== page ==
Roundup, a popular weed killer manufactured by the agribusiness giant Monsanto, sits at the center of an ongoing health controversy. Reports of non-Hodgkin's lymphoma and other cancers linked to its main ingredient, glyphosate, have sparked debates about the safety of the world's most widely-used herbicide.
First registered for public sale in 1974, glyphosate is predominantly used in agriculture, forestry, lawn and garden care. Glyphosate works by interrupting the shikimate pathway, a metabolic function in plants. Plants use the shikimate pathway to produce amino acids. When the path is interrupted, pesky weeds cannot survive.
While human cells don't have a shikimate pathway, the bacteria in our gut do. Human gut flora needs millions of good bacteria to maintain good health. When our gut is disrupted, so is our immune system.
In 2016, Newsweek magazine reported glyphosate’s rise as the most-used weed killer in the world. Only one year prior, in 2015, the World Health Organization’s International Agency For Research on Cancer (IARC) stated the herbicide was “probably carcinogenic to humans." Approximately 220 million pounds of glyphosate were used across the United States that same year.
Risks Linked To Roundup
While no direct scientific link between glyphosate and cancer has been established, anti-GMO and other environmental advocacy groups stress that the incidence of cancer after using Roundup is too high to ignore.
Farm workers, landscapers, nursery workers, and others in occupations that require frequent use of herbicides like Roundup are most at risk of developing illness as a result of exposure. People who regularly use Roundup for their own home gardens, lawns, and ranches are also at risk.
Monsanto has responded to claims against Roundup, saying that more than 800 studies, some conducted internationally, vouch for glyphosate’s safety. Spokeswoman Charla Lord said, “Regulatory authorities in the United States, Europe, Canada, Japan, New Zealand and Australia have publicly reaffirmed that glyphosate does not cause cancer.”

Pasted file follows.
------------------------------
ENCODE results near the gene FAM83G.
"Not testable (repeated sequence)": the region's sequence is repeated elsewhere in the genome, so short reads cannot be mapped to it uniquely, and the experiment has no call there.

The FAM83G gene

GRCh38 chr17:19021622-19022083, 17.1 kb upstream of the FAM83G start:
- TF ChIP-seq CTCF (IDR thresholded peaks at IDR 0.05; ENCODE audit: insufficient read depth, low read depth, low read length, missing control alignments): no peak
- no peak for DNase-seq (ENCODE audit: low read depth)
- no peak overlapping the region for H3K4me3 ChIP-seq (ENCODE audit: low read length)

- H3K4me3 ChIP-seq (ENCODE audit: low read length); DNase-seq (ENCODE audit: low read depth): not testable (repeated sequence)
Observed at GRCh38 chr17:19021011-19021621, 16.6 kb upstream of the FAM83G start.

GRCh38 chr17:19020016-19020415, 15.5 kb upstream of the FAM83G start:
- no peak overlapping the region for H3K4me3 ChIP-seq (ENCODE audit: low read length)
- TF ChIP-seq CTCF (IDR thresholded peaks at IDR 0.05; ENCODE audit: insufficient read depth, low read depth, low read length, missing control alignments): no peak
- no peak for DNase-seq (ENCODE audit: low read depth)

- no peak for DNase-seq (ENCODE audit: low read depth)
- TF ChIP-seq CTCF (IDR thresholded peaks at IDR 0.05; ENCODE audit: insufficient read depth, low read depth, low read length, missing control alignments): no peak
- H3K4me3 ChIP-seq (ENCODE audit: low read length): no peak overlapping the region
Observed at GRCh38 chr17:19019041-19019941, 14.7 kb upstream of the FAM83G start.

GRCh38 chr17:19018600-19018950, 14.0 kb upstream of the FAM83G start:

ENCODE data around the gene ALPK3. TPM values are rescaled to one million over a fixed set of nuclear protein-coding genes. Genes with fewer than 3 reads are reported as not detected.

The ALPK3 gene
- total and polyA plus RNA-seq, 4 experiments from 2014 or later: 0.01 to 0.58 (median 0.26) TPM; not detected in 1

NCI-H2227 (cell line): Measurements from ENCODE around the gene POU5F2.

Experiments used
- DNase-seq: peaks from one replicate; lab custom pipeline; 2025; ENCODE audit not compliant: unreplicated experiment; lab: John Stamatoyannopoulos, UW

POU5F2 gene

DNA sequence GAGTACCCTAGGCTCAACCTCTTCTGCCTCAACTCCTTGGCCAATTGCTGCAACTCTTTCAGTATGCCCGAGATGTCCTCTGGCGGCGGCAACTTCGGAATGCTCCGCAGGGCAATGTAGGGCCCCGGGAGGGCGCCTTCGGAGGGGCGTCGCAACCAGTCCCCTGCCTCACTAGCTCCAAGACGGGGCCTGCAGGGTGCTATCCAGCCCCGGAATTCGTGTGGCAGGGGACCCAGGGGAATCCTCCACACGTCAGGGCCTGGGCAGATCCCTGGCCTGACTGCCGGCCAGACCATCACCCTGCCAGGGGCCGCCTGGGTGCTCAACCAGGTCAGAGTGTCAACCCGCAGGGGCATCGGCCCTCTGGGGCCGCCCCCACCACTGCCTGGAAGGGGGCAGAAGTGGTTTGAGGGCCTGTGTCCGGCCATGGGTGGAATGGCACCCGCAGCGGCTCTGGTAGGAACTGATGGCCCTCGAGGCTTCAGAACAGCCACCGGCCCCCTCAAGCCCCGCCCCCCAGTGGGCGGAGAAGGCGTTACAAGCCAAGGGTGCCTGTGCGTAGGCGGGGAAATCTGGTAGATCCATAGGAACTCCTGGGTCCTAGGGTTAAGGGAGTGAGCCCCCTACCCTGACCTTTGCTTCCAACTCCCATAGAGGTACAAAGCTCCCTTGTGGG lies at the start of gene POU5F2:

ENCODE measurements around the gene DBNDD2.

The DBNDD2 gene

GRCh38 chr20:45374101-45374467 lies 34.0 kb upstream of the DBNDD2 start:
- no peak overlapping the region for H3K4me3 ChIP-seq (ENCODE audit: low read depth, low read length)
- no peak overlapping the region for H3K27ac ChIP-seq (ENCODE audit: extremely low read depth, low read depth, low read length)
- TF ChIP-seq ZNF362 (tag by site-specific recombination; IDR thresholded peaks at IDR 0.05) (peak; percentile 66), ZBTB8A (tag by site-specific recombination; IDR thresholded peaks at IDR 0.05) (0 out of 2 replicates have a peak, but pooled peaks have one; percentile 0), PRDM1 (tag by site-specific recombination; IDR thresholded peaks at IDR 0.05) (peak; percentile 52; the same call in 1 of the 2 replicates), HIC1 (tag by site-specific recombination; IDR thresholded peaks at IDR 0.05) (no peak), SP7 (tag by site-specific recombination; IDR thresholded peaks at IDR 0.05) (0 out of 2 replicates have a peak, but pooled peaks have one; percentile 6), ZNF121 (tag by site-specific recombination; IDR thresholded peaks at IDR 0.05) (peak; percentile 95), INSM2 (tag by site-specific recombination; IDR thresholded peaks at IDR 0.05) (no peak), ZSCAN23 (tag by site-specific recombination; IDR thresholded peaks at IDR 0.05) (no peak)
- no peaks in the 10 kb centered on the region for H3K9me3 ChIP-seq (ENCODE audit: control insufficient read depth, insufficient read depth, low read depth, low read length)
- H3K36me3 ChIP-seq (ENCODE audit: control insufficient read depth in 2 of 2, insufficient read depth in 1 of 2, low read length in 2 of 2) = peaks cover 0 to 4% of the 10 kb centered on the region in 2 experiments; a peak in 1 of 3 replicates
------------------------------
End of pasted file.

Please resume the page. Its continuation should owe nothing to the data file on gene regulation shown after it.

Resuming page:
Human, animal, and cell studies conducted by IARC found glyphosate in the blood and urine of farm workers, increased risk of non-Hodgkin’s lymphoma, and tumor formation in some animals. Other illnesses allegedly attributed to Roundup use include renal cell carcinoma, pancreatic cell tumors, and chromosomal damage.
Regulating Roundup Across The Globe
Just a few months ago, Judge Kristi Kapetan of the Fresno County Superior Court handed down a formal ruling against Monsanto, allowing California to list glyphosate as a chemical “known to the state to cause cancer.” This fell in accordance with Proposition 65, the Safe Drinking Water and Toxic Enforcement Act of 1986.
Roundup is still currently used in over 160 countries. Only Malta, Sri Lanka, The Netherlands, and Argentina have all banned glyphosate entirely. Sri Lanka’s ban follows a reported five-fold increase in the amount of chronic kidney disease among its farming communities, which has unfortunately resulted in 20,000 deaths.
Renowned German broadcaster, Deutsche Welle, spoke with Argentinian pharmacologist and pediatrician, Ávila Vázquez, who stressed the dangers of pesticide drift faced by villagers residing next to soybean plantations sprayed with glyphosate.
Dr. Vázquez and his team of researchers found the number of birth defects and deformations quadrupled between 1997 and 2008. “During that same period, the cultivation of soybean in the province increased sevenfold,” said Vázquez.
In a rather ominous twist, Monsanto and other seed companies have extensively marketed the development and approval of genetically engineered (GE), herbicide-tolerant (HT) crops since 1996. GE-HT versions of cotton, corn, and soybeans have made it possible for farmers to apply glyphosate for months after crops had started growing. This has resulted in a 14.6-fold rise in global use from 112.6 million pounds in 1995 to 1.65 billion in 2014.
Does Roundup Cause Cancer?
While glyphosate may not directly cause cancer, it does contain animal fats and other ingredients that can foster conditions for cancer cells to flourish. The task now is to find or develop herbicides that will not cause a multitude of health problems.
It is estimated that over 700 Roundup cancer claims have been filed in courts throughout the United States, and over 3,000 individuals have sought litigation against Monsanto.